By Andy Pate, ThD
“Why Johnny can’t read” was a question-answered across our land 50-60 years ago when Americans began to realize their schools were not producing the quality of graduates they aimed to; it was true, and probably still is, that too many U.S. high school graduates simply cannot read as well as should be expected.
The alarm was sounded too, in the 1960s and 1970s, regarding the inability of our high school graduates to do acceptably well in the sciences as well as in math.
There have been and still exist, serious consequences. An under-educated adult population is incapable of making wise political decisions. Most in the age group have never engaged in moderate, much less rigorous study of our democracy's basic principles.
Some followers are perhaps objecting seriously at this point: "But most everybody knows the 2nd amendment!"
And they do. But that does not mean that everybody can render the second amendment's most accurate application for the 21st century, as is being grossly demonstrated in today’s media and within SCOTUS, in which there is angry disagreement over the second amendment alone, not to mention over other of democracy's basics.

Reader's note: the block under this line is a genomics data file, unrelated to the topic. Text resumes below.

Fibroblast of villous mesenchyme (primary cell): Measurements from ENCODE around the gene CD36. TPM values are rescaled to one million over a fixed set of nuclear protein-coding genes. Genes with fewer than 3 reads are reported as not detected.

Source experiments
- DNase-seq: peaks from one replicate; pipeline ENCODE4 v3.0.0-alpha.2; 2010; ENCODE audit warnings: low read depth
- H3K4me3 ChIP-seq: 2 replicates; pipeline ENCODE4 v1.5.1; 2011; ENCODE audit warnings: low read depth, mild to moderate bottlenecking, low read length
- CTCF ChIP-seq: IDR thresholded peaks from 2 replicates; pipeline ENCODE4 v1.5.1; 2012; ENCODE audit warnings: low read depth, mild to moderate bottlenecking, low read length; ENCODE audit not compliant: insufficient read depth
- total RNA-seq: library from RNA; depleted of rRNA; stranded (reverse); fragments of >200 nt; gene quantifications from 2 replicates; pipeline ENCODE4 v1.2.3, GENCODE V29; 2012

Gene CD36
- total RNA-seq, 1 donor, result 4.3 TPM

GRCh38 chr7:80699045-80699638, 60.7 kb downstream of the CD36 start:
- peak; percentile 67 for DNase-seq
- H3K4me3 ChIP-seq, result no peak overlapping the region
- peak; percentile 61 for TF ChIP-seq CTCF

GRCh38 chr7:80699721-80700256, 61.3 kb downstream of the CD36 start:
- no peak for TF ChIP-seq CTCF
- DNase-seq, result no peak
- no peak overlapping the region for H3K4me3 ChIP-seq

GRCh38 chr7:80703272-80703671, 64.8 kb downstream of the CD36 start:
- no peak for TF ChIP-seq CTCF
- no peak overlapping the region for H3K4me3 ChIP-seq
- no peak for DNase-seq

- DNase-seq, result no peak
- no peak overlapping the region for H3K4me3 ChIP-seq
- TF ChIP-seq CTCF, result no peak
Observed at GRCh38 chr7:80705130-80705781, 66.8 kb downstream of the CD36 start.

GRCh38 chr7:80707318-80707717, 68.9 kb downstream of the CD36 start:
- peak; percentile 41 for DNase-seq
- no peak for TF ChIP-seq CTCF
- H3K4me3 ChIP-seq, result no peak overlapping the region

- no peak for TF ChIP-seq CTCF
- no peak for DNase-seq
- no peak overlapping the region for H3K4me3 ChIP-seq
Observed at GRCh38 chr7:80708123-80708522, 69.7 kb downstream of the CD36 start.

Collectively, the ever-widening conflicts that have resulted in the USA. they all verify our educational system’s utter failure.
Yes, it has always been the case that the average U.S. citizen was just average in his or her knowledge of the U.S. constitution and how it has evolved historically. But about 20 years ago, our average citizens stopped trying to choose politicians who did know and understand the history of our constitutional laws.
Thus, we have recently seen rather stupid political things being done, like electing a con artist to the highest office in the land; like insisting that abortion is a legal decision, not a moral one; and like resenting the fact that certain civil rights laws have been enacted and enforced for the benefit of minorities and women.
Examples of voter ignorance in the USA in the 21st century are legion in number.
And if we don’t fix what’s broken? Well. . .we know the answer, and it’s not a good one.
Toward the necessary corrections, let us remember: It's not the schools that have failed. "It's us!"